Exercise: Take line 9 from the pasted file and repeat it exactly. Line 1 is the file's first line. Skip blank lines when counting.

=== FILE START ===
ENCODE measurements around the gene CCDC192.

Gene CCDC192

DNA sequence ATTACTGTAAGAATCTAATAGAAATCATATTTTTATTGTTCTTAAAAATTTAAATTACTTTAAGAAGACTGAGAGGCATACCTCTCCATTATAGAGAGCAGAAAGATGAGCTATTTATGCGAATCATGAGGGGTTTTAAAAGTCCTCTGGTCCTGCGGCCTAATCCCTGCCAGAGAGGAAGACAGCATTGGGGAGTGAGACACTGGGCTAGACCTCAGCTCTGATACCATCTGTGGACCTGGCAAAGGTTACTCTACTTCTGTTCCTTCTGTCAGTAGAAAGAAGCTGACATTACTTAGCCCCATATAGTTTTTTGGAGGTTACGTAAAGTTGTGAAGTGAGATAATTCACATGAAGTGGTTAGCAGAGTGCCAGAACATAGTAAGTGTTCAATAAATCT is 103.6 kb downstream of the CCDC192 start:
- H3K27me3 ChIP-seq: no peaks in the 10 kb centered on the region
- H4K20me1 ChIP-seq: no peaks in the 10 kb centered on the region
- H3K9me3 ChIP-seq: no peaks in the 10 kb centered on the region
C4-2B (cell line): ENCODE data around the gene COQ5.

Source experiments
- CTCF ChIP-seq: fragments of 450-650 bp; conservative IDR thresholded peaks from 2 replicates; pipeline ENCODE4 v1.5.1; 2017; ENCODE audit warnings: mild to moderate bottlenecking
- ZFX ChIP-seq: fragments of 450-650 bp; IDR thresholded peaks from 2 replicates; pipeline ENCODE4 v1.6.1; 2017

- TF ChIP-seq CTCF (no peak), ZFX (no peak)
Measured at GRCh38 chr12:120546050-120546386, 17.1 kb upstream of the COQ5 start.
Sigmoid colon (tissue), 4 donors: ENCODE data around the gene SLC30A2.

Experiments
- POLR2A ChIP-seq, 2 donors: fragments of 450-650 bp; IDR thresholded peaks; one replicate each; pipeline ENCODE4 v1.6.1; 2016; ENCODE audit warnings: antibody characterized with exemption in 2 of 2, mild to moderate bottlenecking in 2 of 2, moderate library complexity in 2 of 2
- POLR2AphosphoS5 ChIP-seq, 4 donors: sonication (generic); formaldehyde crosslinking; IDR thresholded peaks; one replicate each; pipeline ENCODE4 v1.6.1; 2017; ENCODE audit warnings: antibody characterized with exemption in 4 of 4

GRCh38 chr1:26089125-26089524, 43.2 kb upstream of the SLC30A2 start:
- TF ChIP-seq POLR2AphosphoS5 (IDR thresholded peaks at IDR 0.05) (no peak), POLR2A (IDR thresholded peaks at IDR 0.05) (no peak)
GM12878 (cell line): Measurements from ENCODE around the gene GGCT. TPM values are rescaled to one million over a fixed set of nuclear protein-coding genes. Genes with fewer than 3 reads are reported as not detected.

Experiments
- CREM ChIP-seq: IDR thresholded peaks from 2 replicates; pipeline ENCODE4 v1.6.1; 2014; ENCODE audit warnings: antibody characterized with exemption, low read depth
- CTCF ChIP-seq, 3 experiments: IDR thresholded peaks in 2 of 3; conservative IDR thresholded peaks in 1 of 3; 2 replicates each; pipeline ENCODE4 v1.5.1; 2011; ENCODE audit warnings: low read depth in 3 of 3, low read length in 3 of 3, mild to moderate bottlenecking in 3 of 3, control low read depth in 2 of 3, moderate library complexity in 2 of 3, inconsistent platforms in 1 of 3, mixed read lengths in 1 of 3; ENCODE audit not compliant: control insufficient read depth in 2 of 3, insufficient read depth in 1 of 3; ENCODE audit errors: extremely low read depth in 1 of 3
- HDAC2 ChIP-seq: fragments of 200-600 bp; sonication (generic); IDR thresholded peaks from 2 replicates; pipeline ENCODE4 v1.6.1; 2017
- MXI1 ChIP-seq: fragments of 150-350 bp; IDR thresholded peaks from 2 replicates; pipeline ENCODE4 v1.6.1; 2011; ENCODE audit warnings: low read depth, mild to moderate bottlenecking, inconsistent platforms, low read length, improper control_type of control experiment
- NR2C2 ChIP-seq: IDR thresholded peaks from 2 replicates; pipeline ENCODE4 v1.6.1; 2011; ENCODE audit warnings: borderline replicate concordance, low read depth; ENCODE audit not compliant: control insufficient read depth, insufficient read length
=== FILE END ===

- CTCF ChIP-seq: fragments of 450-650 bp; conservative IDR thresholded peaks from 2 replicates; pipeline ENCODE4 v1.5.1; 2017; ENCODE audit warnings: mild to moderate bottlenecking